Ottery man admits causing suffering to donkeys
PUBLISHED: 15:43 16 October 2017 | UPDATED: 10:50 20 October 2017
A group of donkeys in Ottery were left in such horrendous conditions, two had to be put down, a court has heard.
Raymond William Grigg, 69, admitted to three counts of causing unnecessary suffering to the animals, when he appeared at Exeter Magistrates’ Court today (Monday).
Grigg, of Southern Hay, Longdogs Lane, also pleaded guilty for failing to provide care to five donkeys, resulting in their seizure by the RSPCA in April this year.
Magistrates banned the farm labourer from owning, keeping or participating with horses and donkeys for five years, as well as imposing an 80-hour community order and court costs of £385.
The court heard one donkey was ‘dull and depressed’ and had developed lice, pressure sores, lameness, overgrown hooves and chronic laminitis before being put down.
The second animal was recorded to have severe lameness in its left foreleg, a wound on its upper limb, severely overgrown feet and an ‘evasive and aggressive’ form of skin cancer.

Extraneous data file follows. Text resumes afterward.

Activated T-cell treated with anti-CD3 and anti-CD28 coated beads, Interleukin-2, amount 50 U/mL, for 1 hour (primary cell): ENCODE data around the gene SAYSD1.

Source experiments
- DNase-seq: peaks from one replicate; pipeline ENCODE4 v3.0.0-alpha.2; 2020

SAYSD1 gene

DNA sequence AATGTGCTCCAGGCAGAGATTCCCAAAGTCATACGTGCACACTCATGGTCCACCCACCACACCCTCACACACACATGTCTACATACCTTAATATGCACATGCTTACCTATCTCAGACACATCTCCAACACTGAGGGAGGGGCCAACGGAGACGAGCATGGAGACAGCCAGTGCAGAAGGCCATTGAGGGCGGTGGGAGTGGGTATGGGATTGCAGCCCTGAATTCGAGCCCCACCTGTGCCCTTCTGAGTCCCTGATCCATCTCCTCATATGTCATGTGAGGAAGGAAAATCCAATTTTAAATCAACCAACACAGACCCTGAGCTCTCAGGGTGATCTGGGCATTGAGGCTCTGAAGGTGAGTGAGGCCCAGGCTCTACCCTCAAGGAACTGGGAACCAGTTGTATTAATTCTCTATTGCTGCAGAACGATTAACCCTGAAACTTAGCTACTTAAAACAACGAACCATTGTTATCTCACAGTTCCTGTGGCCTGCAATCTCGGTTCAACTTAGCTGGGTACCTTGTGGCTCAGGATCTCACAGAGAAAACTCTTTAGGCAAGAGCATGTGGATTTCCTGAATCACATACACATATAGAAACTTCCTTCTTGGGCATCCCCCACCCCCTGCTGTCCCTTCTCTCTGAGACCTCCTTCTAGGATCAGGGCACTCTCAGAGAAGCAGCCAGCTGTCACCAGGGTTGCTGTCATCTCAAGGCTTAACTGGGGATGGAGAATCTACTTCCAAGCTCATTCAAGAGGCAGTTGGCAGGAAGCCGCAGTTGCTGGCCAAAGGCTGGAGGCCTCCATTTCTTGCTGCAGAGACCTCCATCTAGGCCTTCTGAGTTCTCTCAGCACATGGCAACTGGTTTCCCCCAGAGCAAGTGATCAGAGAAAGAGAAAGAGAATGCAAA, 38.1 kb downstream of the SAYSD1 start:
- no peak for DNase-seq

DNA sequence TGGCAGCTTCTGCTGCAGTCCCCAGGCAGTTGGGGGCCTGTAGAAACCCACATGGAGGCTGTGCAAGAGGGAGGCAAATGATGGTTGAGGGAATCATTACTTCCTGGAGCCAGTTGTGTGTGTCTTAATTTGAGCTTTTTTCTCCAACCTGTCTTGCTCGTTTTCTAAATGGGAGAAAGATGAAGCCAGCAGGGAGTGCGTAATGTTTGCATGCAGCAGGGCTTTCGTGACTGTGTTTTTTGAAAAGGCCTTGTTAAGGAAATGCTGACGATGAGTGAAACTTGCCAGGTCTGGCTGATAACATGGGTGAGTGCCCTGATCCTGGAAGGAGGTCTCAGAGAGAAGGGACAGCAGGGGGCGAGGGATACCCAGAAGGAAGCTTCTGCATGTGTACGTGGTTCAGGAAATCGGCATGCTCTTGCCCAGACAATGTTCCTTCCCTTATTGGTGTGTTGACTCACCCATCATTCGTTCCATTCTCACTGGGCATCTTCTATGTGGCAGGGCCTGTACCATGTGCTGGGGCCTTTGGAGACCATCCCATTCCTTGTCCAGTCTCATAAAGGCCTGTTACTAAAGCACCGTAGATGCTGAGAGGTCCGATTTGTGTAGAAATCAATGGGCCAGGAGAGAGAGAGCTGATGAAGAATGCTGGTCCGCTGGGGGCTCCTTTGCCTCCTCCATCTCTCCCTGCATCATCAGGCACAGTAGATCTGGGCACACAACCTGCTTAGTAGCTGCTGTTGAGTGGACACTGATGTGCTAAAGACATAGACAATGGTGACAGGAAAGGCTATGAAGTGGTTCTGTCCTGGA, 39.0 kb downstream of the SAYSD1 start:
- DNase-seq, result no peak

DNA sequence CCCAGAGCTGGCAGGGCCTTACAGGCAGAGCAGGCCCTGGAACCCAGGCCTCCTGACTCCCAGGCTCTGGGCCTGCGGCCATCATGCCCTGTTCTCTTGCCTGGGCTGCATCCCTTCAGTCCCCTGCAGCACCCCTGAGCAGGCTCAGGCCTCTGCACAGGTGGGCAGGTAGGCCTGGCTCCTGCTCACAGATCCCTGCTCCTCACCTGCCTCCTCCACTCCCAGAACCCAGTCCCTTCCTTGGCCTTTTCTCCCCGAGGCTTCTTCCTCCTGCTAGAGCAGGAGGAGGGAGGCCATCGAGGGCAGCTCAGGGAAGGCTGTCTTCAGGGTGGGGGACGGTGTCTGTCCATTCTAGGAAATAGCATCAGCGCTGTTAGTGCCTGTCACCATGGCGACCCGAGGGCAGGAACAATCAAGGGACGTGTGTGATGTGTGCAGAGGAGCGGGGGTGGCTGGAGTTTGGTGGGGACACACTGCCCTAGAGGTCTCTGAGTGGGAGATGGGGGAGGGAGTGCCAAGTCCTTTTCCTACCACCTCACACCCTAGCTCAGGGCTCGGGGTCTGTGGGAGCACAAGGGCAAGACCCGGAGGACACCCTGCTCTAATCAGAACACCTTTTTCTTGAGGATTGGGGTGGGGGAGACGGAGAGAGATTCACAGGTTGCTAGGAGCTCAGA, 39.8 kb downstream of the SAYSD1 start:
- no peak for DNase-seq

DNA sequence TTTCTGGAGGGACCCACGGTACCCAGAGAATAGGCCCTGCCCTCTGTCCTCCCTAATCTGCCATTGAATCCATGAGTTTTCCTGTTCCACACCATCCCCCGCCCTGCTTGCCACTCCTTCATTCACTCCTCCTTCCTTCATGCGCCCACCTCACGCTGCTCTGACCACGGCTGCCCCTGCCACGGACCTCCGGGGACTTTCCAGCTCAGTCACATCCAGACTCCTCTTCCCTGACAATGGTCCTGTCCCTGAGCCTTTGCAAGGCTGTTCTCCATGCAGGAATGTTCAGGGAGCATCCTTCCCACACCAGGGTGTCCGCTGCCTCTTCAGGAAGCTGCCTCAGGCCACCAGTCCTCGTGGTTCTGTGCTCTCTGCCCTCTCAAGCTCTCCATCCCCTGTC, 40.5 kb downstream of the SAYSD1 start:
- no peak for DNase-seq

Vets also examined three other donkeys for overgrown hooves, which were treated by a farrier and given pain relief.
Lindi Meyer, prosecuting on behalf of the RSPCA, said the defendant signed over the animals and admitted in his interview he should have given up the donkeys sooner.
She said: “He conceded that none of the donkeys had seen a vet recently – nor a farrier and hooves had not been trimmed for about 10 months. They had not been done recently as he couldn’t afford it. He did not realise that the donkeys were lame and did not think that the overgrown hooves were acceptable.
“Things had got out of hand but it was not intentional. He had financial problems and should have got rid of the donkeys before.”
In mitigation, James Rickard told the court that his client had booked a farrier to come to look at the donkeys, but had cancelled the appointment due to a family tragedy and not rescheduled.
Mr Rickard said: “Sometimes events take over in our lives and that is what has happened in this instance.”
He added Grigg had been farming for 60 years with an ‘unblemished record’ and had looked after the donkeys as pets and not for commercial gain.
“It has been his life, it has been his passion,” said Mr Rickard.